A: I’d like to think so. But most people aren’t used to the concept of buying their own personal pensions at retirement. More importantly, advisors who are accustomed to putting clients in mutual funds don’t suddenly start recommending annuities when their clients retire. They keep recommending mutual funds. Then you have the Department of Labor’s fiduciary rule, which will create confusion in the variable and indexed annuity markets for some time to come.
Q: So you expect lackluster annuity sales?
A: LIMRA, a life insurance industry group, has predicted lower variable and indexed annuity sales over the next year or so.
Q: Annuities in general seem to get a bad rap. Why is that?
A: The word-of-mouth on annuities isn’t good. Annuities receive a lot of negative media coverage. A lot of what’s written about annuities is flat-out wrong, however, even in the most respected publications. We live in a stock market-driven world. It’s no coincidence that the Dow Jones Industrial Average and the S&P 500 Index are reported throughout the day, every business day. The biggest problem is that certain annuities are marketed as investments, and inevitably come off looking inferior to investments, precisely because they are not investments. They are insurance.
Q: There seems to be a big problem in the way that annuities are sold – often at broker-sponsored presentations offering a free dinner, and at which only a couple of annuities are presented. It’s as if an annuity was a one-size-fits-all product. What do you think of this?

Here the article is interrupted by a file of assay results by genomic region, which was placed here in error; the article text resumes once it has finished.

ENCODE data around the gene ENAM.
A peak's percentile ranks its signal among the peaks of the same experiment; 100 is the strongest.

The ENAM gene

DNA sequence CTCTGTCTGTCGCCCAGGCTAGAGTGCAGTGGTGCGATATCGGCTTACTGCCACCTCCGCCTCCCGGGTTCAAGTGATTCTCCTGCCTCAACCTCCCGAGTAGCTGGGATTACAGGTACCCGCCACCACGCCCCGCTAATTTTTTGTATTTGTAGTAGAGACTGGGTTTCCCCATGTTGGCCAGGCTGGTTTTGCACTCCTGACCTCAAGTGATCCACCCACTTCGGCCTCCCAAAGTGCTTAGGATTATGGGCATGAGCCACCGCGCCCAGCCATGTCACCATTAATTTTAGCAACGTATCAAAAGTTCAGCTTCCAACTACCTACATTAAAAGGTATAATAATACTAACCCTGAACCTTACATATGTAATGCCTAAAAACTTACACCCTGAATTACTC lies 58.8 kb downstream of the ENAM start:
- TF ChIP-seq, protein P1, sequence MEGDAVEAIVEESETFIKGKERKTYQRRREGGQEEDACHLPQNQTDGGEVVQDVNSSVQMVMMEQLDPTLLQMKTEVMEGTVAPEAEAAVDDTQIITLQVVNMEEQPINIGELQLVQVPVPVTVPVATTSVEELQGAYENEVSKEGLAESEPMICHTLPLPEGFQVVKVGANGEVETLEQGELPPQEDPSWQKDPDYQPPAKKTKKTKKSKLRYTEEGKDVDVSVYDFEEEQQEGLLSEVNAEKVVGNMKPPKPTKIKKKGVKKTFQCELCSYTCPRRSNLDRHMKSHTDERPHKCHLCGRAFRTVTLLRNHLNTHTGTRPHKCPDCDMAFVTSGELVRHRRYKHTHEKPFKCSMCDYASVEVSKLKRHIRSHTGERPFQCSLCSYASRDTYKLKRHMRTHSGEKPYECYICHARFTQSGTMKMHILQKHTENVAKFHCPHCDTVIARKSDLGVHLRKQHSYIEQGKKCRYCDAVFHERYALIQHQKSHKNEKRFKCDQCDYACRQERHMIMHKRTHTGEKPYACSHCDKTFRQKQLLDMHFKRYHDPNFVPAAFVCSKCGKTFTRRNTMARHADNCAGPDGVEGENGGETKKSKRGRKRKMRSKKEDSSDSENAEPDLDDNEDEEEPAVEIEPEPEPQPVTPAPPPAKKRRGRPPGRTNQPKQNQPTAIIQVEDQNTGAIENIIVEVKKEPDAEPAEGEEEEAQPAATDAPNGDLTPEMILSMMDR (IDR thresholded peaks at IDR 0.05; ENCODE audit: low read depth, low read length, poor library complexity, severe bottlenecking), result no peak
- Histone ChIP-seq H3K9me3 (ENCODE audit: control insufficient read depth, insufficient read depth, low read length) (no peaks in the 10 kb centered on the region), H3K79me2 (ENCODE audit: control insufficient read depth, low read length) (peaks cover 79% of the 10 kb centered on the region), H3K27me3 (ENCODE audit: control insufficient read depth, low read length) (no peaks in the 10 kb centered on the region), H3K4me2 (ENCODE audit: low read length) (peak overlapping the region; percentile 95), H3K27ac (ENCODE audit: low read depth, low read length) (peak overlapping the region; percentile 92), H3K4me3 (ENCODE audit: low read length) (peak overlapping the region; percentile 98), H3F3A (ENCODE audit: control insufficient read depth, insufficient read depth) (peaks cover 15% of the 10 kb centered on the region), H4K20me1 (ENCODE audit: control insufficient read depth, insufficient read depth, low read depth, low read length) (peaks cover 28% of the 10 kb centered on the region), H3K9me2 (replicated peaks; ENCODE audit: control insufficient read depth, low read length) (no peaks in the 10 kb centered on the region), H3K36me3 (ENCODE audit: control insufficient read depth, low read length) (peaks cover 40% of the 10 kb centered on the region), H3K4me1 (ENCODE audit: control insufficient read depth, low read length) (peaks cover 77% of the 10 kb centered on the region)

A: Agents and brokers have traditionally sold annuities on commission. The desire to earn a commission can make some agents and brokers very aggressive. That’s one reason why the DOL now requires intermediaries to sign a Best Interest Contract before selling variable or indexed annuities to IRA owners for a commission.
Q: If interest rates do eventually rise significantly, will we see more attractive annuities—something more akin to what we used to see on the market?
A: The payouts from income annuities should move up along with interest rates.
Q: Some people today are thinking about buying an annuity but are holding off until interest rates rise more and insurance companies respond by offering higher annuity payout rates. Is this a good idea?
A: As a rule, it’s a mistake to try to time the market. And, as I mentioned before, higher rates could hurt the stock market and take away some of the opportunity to convert equity gains to guaranteed lifetime income.
Q: Is there an annuity in the market that you especially like?
A: I like Great American Life’s new fixed indexed annuity, called the Index Protector 7. It charges no commission and offers a living benefit rider for only 50 basis points a year. It was introduced in July, partly because the DOL rule is expected make it harder for agents and brokers to sell commissioned indexed annuities.
Q: Do you yourself own an annuity?
A: Not currently. If I do buy an annuity, it will probably be a QLAC, or Qualified Longevity Annuity Contract. A QLAC is a recently approved type of deferred income annuity that allows you to postpone withdrawing part of your tax-deferred savings—and to postpone paying the income tax on those withdrawals—until as late as age 85. You can apply up to 25% of your tax-deferred savings, but no more than $125,000, to the purchase of a QLAC. It would, in effect, insure me against the risk of running out of money before I die.